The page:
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Rick Rubin goes digital, joins MOG board

August 12, 2008 | 12:00 am
Rick Rubin

He helped revive Johnny Cash's career and lent a hand to the Dixie Chicks in their hour of need. He worked with Metallica on its upcoming album. So why would Rick Rubin (pictured above), Zen master to musicians and producer extraordinaire, whose job at Columbia Records is to find unsigned artists, join the board of a digital music blogging site?

Unclear, until we hear back from Rubin himself. But on Tuesday the MOG Music Network is announcing that Rubin will join its board. MOG, based in Berkeley, is music blogger central, with nearly 2 million users since it launched in July 2006. Until recently, MOG never actively sold ads, although it would sometimes sell them if approached by a marketer, said David Hyman, the site's founder and chief executive. Now, MOG is revamping its site and launching an ad network for independent music bloggers. The revamp will make the site easier to navigate, dividing it into categories such as jazz, hip-hop and folk, so electronic lovers won't have to wade through world music and vice versa.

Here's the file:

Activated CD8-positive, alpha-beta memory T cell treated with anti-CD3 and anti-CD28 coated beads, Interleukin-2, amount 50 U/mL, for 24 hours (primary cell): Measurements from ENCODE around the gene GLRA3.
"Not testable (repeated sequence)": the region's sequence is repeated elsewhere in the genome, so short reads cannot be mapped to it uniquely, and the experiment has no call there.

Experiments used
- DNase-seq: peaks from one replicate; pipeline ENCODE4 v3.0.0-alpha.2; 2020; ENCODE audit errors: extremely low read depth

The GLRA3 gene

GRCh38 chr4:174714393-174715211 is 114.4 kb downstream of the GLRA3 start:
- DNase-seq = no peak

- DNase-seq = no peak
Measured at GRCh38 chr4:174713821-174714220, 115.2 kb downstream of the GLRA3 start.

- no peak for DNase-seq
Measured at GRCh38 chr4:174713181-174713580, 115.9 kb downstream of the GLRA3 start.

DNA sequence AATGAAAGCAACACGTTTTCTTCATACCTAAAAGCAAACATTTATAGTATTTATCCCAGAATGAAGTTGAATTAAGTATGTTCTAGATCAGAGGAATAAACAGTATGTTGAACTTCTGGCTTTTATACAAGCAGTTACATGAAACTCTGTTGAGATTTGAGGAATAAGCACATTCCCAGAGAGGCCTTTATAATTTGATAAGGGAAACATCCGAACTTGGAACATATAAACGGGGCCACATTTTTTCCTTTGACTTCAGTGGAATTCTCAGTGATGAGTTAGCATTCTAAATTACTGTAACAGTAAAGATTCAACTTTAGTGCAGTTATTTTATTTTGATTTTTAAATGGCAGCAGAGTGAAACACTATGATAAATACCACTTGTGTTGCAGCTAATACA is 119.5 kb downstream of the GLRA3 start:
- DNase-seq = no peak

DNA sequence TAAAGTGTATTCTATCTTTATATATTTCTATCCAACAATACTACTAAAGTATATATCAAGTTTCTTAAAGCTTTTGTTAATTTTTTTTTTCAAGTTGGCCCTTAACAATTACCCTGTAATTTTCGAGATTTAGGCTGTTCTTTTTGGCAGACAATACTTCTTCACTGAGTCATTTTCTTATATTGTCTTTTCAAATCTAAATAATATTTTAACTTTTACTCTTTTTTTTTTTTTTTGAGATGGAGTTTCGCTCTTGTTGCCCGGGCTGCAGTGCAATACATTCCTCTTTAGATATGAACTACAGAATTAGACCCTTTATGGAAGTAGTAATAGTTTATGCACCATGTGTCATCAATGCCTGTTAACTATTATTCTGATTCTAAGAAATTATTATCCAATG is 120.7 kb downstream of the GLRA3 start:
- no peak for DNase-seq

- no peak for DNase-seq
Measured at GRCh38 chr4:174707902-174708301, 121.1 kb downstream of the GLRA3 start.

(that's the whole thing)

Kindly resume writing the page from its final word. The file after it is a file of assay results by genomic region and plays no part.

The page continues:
MOG has raised $6 million, including investment from major recording companies Universal Music Group and Sony BMG. Adding Rubin to the board gives MOG more credibility among music lovers. As of yet, Rubin has had no other apparent connection to outside digital music companies, although his role at Sony's Columbia Records is amorphous enough to include something digital.

Last year Rubin told the New York Times that Apple's iTunes and iPod would one day be obsolete. The future? A music subscription model could save the music industry, a view shared by others. "There would be a Walkman-like device you could plug into speakers at home," he said. "You'll say, 'Today I want to listen to ... Simon and Garfunkel,' and there they are." At Columbia, he apparently has set up a "word of mouth" department to spread excitement about an artist.

And that might be why he was interested in MOG, which doesn't play music but gives music lovers a place to write and read about an artist they love. Hyman, former chief executive of Gracenote and former senior vice president of marketing at MTV Interactive, was able to woo Rubin through Michael Goldberg, MOG's editor in chief, who knows Rubin's publicist.

Isn't Rubin a little too busy these days for a digital music venture, what with reviving older artists, finding new ones and meditating, which he reportedly does for an hour a day at his home in Malibu?

Au contraire, said Hyman when I met with him recently. He flipped open his Mac to show me his e-mail inbox. There was a long list of messages from Rubin making suggestions for the revamped site. "Already, I'd hire him to be head of user interface," Hyman said.

-- Michelle Quinn

Rick Rubin photo: Los Angeles Times

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